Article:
Anderson .Paak is truly a jack of all trades: a singer, multi-instrumentalist, songwriter, and producer. His music incorporates a wide array of influences, building from the foundations of funk gods like Parliament and Funkadelic and soul masters like Otis Redding and Stevie Wonder. Yet he also dabbles in the now, as his music frequently contains hints of contemporary R&B and hip-hop. He is the man behind the gorgeous Malibu (2016), which was nominated for a Grammy for Best Urban Contemporary Album. He also won Best Rap Performance for “Bubblin.” .Paak is not a man to be underestimated, and his latest album Ventura (2019) is an indication of his impressive talent.
Ventura is a record that rose from the ashes. .Paak was previously criticised for losing his identity on his previous album, Oxnard (2018). The album, featuring flashy collaborations with artists like Kendrick Lamar and Pusha T, lacked .Paak’s trademark groove, and was characterised by a sense of aggression that often felt forced. However, .Paak ensures that Ventura tackles all the obstacles that its predecessor faced by channeling them into an album that, while mellower, clearly shows that he has much more control over the production, collaborations, and writing.
Much of Ventura is about love—lost and new. The opening track, “Come Home,” featuring Outkast’s André 3000, is a dynamic kick-off that evokes retro-era soul through a spry bassline and hints of flute. .Paak layers on percussion thick and heavy, drawing out a sense of longing—an ache for something more—that encompasses the rest of the record. “I’m begging you, please come home,” he silkily croons and, as a charming meta side-note, adds, “Nobody even begs anymore.” André 3000’s delivery is captivating, seamlessly switching up the flow.
This song is followed by the single “Make It Better,” featuring Motown legend Smokey Robinson. The track is a feel-good, romantic tune, which explores the desire to mend a tumultuous relationship and make things “better.” .Paak’s raspy, golden vocals weave together sweet nothings, “We would make love / At the drop of a hat / Remember that?” Paak’s voice is the perfect combination of hip-hop and Motown, resulting in a honeyed and catchy melody that you’ll find yourself humming throughout the day.
“Winning Circles” is another blissful, love-soaked tune and one of my personal favorites from the album. The bassline plucks at your heartstrings, and the background vocals fly through the air like Cupid’s arrows, hitting their targets every time. The track also shows off the flair and color in .Paak’s personality: “This is not some super conventional, extra slick talk / Meant to convince you of master classes / Reduced to simple form, there’s nothing formulaic about it.”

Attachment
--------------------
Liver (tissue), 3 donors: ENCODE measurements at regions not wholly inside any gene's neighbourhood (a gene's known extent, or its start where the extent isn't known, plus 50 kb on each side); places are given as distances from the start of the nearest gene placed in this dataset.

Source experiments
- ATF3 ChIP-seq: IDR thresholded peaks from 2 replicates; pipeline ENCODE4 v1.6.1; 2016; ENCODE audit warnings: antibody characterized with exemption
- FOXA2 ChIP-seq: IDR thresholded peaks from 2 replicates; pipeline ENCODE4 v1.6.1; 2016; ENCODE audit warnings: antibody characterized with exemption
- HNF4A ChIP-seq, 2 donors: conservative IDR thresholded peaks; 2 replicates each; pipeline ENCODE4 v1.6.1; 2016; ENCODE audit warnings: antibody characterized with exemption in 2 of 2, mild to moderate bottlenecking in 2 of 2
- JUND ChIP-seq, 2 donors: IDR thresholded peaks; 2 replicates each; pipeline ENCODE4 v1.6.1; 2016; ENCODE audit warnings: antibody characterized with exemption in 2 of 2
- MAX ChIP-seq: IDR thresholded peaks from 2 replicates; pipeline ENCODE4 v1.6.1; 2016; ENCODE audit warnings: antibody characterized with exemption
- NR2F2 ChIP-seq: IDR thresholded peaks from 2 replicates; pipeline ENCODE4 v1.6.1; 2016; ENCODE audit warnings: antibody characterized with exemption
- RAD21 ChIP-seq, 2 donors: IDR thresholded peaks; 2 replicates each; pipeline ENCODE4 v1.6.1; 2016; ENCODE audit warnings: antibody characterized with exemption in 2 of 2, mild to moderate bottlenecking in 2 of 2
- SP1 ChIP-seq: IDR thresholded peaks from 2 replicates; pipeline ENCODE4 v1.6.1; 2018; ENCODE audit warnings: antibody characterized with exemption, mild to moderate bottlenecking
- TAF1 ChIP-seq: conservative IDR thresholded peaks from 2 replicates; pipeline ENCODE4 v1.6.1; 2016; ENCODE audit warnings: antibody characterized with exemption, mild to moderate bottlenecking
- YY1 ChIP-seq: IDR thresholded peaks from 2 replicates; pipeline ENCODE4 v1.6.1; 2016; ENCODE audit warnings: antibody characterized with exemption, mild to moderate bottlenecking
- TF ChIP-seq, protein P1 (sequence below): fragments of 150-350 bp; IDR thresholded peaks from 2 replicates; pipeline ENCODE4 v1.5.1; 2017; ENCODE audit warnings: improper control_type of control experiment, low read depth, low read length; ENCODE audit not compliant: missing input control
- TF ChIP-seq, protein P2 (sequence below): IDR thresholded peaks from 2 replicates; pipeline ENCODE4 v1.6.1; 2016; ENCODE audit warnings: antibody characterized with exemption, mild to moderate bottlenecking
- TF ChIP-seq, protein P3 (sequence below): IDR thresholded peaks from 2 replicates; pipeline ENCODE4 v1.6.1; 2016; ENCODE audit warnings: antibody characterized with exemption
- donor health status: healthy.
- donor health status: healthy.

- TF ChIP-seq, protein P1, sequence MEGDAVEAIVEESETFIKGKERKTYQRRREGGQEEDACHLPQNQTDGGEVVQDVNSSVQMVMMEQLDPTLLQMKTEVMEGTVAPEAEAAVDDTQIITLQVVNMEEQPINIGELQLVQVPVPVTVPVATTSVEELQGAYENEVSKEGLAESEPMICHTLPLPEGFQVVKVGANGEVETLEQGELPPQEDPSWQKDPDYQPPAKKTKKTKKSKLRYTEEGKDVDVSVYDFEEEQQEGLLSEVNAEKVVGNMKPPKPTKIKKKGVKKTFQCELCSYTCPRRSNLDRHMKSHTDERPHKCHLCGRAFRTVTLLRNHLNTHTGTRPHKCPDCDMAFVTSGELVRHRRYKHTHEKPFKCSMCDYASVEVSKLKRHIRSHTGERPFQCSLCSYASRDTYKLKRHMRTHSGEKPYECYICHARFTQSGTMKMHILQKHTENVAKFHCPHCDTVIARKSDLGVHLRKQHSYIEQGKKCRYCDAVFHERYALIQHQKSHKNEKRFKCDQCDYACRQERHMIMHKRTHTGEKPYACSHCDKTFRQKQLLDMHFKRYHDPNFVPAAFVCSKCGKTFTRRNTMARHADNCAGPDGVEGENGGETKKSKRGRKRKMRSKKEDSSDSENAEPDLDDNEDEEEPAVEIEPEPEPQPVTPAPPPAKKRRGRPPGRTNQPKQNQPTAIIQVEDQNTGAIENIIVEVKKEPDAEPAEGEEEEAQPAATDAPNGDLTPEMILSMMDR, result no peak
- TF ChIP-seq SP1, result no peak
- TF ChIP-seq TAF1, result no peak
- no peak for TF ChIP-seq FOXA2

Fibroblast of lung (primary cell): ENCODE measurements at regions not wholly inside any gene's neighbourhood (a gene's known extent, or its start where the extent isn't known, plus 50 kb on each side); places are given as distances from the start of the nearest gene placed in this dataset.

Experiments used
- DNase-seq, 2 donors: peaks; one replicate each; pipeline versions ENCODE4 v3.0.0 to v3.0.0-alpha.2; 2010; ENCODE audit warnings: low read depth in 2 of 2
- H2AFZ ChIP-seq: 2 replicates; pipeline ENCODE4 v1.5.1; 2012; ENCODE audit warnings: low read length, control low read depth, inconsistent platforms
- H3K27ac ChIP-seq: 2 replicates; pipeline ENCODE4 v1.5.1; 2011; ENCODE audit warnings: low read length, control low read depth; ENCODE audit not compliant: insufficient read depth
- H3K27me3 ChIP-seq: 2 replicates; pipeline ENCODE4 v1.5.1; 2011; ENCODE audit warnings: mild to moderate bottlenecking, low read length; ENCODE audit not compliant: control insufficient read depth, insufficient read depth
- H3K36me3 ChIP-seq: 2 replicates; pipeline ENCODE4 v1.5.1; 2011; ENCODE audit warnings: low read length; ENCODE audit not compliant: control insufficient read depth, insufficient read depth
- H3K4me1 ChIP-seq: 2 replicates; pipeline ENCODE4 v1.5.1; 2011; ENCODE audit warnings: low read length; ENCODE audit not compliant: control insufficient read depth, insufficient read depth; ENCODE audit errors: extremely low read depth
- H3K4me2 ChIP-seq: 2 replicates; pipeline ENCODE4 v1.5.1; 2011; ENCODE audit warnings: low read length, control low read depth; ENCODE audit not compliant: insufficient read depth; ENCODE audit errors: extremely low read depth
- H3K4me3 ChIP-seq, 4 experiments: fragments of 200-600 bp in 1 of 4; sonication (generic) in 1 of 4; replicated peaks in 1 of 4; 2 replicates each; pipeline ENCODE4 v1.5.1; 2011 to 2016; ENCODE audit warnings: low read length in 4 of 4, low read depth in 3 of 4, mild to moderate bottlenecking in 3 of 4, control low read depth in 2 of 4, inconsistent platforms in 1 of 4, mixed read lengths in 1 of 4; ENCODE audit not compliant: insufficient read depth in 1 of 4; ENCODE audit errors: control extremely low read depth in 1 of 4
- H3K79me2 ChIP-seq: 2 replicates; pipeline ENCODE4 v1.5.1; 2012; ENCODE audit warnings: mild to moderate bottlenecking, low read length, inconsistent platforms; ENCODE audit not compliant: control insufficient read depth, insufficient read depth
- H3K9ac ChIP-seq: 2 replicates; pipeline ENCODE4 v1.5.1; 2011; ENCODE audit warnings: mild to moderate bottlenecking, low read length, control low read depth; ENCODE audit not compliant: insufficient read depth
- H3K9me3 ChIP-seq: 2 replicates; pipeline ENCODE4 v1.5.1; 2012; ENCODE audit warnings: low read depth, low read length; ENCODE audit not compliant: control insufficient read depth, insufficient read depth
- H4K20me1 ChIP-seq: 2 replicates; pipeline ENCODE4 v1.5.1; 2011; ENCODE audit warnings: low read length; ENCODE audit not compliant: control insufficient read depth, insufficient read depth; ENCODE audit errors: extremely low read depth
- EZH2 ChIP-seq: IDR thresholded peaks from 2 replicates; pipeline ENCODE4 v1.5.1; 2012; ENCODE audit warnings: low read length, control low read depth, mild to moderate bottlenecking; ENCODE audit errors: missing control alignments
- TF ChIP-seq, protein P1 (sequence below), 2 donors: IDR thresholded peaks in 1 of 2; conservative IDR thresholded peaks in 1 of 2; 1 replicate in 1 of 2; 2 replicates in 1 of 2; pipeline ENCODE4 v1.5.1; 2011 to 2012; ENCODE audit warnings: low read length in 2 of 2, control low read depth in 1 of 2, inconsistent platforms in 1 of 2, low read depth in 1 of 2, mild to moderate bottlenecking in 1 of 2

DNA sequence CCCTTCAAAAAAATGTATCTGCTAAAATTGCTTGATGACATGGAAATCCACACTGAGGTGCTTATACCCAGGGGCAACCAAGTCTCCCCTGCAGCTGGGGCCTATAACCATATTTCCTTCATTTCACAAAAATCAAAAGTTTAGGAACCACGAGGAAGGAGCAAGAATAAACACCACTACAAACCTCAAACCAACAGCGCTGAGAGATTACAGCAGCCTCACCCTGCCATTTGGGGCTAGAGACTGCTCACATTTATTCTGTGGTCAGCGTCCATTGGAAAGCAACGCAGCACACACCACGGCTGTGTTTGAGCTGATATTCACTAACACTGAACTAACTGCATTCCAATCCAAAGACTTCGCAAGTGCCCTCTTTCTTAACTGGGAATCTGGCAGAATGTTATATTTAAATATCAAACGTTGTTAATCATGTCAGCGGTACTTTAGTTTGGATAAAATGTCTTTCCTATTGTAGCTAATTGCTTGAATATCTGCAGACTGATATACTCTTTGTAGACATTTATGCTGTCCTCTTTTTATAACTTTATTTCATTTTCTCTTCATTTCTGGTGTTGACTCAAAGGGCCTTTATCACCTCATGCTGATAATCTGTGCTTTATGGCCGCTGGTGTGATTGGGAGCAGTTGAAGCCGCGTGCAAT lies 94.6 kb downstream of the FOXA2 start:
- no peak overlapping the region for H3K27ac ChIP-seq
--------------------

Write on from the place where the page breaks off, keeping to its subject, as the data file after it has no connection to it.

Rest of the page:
While there are many instances in Ventura where .Paak uses his lyrics to show off his character, “Reachin’ 2 Much (feat. Lalah Hathaway)” falls flat, with forgettable lines like, “You kiss me too much baby, forgot to wipe my face,” and, “I thank you too much baby, I need to pump my brakes,” that sound more like a poor Tinder dialogue than the expressive poetry .Paak is capable of.
As tightly packed as Ventura is, it has its weak moments. “Chosen One” starts with too many random embellishments, creating a whirlwind of sound that fails to make much coherent sense, although it does it eventually space out to clearer, funky beats and clever lyrics. Another is “Good Heels (feat. Jazmine Sullivan),” which is all smoke and mirrors. While the vocals are sultry, the track leads nowhere. The song “Twilight,” furthermore, is trapped within the confines of its own instrumentals. The repetitive kick and snare pattern feels like a hammer driving into your head, with .Paak’s voice fighting for dominance against the stiff melody.
His politically charged tracks help to cover these blunders. “King James” is a stunning fusion of hip-hop and synth-funk that is full of bite and social awareness. The track grapples with black resistance in our contemporary era and contains gems such as, “We couldn’t stand to see our children shot dead in the streets / But when I finally took a knee, them crackers took me out the league,” and, “What we built here is godly / They can’t gentrify the heart of kings,” all over a tight bassline that makes you want to burst out dancing. .Paak even battles with existentialism on “Yada Yada,” where he teeters on the edge of the void, only to reel himself back in: “Our days are numbered, I’d rather count what I earn.”
The closing track, “What Can We Do?” featuring Nate Dogg, leaves you basking in the blissful glow that Ventura will ultimately be remembered for. Listening to Ventura is like sliding down a sidewalk, with tied up shoes, pressed trousers, a wide brim hat, loud sunglasses, and the sun on your knuckles. It is a feel-good album. It is charged with political meaning. It is romantic, sexy, and frequently feels like running your hands down red velvet. Ventura is a seasonal album: it is spring bottled up and broken down into eleven tracks. Ventura signals the start of something new, of something hopeful, while still holding onto a sense of nostalgia and rose-tinted joy. As .Paak asks, “What can we do? To make it feel just like it used to feel?”